The Advantages of a Committee of the whole House

The purpose of the Committee of the whole House was to "consider the state of the American Union." For the Federal Convention of 1787 this meant examining the problems associated with the Articles of Confederation. The committee's goal was to first define these problems then  produce a series of recommendations intended to correct those deficiencies. Starting with Randolph's Virginia Plan, the convention took nearly a month to discuss and define
the problems of the Articles of Confederation before creating a solution in the form of a new Constitution.

While the
Constitution prohibits an Article V Convention from proposing a new Constitution, nothing prevents an Article V Convention of today from using the same methods of solution as did the Federal Convention of 1787. While the issues may be different, the purpose for a convention in our form of government remains unaltered; "to render the federal Constitution adequate to the exigencies of Government and preservation of the Union." An Article V Convention Committee of the whole House tasked to "consider the state of the American Union" offers the American people the chance to discuss and define the problems of this nation today just as the 1787 convention discussed and defined the problems of our nation then. Unlike Congress whose two house structure, differing rules and obstructive politics make creating a Committee of the whole House of Congress nearly impossible, the convention, being a single house, can easily turn itself into a Committee of the whole House just as the Federal Convention of 1787 did. The Committee of the whole House is an advantage frequently overlooked by convention proponents and opponents alike.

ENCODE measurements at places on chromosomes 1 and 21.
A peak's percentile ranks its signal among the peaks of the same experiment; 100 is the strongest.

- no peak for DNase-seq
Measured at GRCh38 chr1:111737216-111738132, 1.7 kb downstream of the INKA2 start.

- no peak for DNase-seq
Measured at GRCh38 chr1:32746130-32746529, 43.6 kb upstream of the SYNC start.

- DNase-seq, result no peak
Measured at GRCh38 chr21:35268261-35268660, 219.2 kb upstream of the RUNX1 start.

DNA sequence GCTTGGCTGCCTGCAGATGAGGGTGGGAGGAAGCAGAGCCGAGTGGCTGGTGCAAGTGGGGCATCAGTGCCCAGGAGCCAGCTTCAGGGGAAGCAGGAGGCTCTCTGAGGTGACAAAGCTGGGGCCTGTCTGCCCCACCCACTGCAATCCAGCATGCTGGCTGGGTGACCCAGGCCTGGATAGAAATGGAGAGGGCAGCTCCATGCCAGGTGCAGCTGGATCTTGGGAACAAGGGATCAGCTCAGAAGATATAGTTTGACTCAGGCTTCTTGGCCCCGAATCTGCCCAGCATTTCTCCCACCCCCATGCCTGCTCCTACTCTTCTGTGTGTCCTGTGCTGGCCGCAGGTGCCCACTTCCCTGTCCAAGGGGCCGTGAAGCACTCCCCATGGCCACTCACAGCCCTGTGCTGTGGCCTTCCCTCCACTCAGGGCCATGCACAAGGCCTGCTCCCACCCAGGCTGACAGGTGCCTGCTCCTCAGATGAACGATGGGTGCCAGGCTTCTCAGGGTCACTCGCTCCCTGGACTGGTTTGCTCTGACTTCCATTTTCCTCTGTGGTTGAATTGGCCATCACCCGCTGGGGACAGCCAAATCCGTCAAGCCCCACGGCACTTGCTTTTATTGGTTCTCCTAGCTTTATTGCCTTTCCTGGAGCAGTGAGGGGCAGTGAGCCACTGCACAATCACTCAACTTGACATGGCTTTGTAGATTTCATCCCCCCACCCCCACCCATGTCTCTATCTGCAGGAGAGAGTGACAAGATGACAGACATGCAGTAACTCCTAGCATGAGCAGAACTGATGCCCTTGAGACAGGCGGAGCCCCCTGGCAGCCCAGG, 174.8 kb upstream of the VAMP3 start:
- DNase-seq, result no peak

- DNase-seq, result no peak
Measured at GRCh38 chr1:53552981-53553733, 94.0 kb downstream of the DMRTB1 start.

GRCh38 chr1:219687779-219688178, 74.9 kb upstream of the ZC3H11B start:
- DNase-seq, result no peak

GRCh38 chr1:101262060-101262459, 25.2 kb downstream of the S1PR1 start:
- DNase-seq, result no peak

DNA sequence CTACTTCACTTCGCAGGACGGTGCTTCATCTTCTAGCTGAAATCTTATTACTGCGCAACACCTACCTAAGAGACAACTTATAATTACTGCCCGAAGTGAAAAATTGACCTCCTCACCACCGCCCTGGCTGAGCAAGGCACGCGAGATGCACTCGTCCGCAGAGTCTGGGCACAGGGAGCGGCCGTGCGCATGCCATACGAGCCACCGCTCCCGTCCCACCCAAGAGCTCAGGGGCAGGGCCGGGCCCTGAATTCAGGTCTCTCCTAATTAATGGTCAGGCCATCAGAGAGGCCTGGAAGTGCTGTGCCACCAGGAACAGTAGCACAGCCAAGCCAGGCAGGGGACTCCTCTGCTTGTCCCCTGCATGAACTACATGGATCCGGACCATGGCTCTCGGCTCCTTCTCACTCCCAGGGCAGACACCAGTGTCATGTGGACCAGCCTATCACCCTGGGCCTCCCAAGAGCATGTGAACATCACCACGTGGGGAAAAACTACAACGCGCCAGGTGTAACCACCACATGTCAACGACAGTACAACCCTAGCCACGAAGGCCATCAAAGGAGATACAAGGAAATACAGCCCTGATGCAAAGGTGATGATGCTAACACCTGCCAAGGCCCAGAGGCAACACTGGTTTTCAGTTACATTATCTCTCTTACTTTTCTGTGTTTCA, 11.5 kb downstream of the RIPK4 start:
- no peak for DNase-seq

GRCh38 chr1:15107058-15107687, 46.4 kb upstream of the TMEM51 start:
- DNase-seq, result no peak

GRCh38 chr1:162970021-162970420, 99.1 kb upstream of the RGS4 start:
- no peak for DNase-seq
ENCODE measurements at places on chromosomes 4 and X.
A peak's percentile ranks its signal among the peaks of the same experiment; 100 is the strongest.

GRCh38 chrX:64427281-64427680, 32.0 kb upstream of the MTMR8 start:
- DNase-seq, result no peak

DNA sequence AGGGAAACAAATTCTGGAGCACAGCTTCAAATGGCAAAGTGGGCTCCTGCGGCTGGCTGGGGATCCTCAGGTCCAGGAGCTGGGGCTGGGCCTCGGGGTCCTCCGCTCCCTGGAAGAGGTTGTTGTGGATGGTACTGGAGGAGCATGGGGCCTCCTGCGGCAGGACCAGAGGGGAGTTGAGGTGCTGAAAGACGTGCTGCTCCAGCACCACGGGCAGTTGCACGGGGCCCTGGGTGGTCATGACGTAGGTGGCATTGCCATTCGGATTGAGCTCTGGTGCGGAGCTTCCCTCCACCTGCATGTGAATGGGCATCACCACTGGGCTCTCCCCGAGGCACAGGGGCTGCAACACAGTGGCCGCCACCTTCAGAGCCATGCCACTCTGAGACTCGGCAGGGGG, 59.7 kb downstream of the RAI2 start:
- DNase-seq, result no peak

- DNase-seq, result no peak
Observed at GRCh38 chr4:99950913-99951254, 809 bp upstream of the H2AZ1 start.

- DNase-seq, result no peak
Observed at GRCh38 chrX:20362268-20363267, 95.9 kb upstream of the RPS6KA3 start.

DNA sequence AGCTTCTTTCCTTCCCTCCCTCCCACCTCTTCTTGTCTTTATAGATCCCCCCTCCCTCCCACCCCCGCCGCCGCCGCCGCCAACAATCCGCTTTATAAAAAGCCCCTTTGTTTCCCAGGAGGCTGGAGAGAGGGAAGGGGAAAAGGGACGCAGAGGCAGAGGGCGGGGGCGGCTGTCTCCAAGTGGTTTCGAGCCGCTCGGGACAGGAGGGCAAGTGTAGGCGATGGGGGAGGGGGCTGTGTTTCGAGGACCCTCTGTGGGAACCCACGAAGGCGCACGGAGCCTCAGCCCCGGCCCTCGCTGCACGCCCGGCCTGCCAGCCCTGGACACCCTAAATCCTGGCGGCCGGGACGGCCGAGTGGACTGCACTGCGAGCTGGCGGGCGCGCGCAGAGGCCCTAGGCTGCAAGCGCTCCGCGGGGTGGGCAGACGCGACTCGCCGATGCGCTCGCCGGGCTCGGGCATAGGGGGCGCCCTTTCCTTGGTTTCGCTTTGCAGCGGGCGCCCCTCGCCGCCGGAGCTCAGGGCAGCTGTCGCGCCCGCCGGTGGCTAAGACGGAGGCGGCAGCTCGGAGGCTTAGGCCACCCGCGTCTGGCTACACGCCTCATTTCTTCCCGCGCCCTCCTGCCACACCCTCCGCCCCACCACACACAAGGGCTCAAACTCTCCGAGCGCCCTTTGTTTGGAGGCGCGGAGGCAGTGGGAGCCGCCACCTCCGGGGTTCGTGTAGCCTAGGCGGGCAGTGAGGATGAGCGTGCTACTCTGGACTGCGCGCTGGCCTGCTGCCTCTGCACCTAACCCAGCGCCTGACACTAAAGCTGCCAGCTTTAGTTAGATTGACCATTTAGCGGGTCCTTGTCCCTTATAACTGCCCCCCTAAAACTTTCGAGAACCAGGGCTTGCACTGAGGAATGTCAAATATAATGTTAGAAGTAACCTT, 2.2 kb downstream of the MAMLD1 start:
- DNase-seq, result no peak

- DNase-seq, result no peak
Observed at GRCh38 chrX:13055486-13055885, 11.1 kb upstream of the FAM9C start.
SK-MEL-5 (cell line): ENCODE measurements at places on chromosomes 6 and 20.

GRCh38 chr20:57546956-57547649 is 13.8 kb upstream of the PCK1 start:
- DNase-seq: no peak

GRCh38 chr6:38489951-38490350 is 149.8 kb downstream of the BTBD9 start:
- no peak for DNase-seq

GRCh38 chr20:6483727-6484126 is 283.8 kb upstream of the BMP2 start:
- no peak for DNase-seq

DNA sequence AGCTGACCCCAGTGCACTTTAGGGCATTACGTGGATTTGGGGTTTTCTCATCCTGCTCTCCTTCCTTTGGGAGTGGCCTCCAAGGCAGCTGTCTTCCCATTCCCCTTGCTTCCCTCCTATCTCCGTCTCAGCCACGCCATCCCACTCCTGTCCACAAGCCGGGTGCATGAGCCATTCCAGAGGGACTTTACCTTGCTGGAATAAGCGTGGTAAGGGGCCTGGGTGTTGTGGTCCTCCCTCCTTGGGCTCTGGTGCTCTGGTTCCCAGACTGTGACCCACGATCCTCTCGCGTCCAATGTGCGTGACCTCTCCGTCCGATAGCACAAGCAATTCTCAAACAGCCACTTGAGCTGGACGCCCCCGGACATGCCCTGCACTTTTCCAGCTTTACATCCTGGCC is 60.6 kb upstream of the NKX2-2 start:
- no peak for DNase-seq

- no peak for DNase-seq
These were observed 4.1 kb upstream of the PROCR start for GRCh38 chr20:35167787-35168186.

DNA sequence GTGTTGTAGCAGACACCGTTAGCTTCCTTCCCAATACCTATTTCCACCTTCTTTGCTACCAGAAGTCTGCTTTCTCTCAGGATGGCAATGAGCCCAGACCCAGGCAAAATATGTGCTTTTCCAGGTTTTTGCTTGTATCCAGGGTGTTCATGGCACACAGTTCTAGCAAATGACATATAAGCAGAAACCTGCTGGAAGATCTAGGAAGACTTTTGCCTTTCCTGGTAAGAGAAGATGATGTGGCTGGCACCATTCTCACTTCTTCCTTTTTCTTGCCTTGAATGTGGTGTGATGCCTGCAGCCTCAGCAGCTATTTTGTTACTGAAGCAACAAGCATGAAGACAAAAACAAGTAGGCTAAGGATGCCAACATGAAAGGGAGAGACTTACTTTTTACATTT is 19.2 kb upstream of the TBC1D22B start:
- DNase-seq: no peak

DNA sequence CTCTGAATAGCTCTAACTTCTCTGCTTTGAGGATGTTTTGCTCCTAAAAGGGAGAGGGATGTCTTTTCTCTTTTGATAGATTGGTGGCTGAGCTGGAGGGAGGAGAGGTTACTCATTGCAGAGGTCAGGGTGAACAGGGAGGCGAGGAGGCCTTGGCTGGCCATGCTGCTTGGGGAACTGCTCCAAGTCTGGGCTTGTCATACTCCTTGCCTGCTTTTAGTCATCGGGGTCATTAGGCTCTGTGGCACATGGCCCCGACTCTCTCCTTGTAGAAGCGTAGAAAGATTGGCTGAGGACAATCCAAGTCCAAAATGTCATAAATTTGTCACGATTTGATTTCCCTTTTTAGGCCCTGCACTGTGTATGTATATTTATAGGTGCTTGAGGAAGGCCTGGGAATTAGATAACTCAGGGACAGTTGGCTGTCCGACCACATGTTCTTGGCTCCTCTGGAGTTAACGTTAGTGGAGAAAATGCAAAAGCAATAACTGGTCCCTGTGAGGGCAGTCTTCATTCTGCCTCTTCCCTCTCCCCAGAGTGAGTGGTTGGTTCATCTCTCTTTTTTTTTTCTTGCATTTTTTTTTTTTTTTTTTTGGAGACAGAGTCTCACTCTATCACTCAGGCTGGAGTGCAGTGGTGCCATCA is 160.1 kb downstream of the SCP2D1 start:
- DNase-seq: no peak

In our system of government elections are neither designed or intended to resolve the systematic problems of the state of the American Union. We do not give political leaders authority to unilaterally alter our form of government without due process of amendment. Thus our elected officials remain subject to the form of government that currently exists and cannot, without the due process of consent described in Article V, alter that form of government. Many problems of the American Union exist because the system of government somehow requires revision. Primarily, clauses in the Constitution have, over the years, been distorted beyond their original intention. A revision is thus mandated in order to correct the language to restore the original, limited intent or to define and limit the distortion. Congress, in many cases, is part of the problem.

Primarily for political reasons, Congress has failed to provide amendatory leadership either by proposing necessary amendments or obeying the Constitution and calling a convention when required thus allowing the amendment process to correct the problem created by actions in the government. The system of amendment is designed to be self correcting: some portion of the government distorts the constitutional plan; another part of the government corrects that distortion. Where permanent correction is required the amendment process is employed. Only by amendment can systematic problems of the government be permanently solved. In order to find what the American people believes need to be corrected in the American system of government requires the governmental body first ask the question then listen for the answer.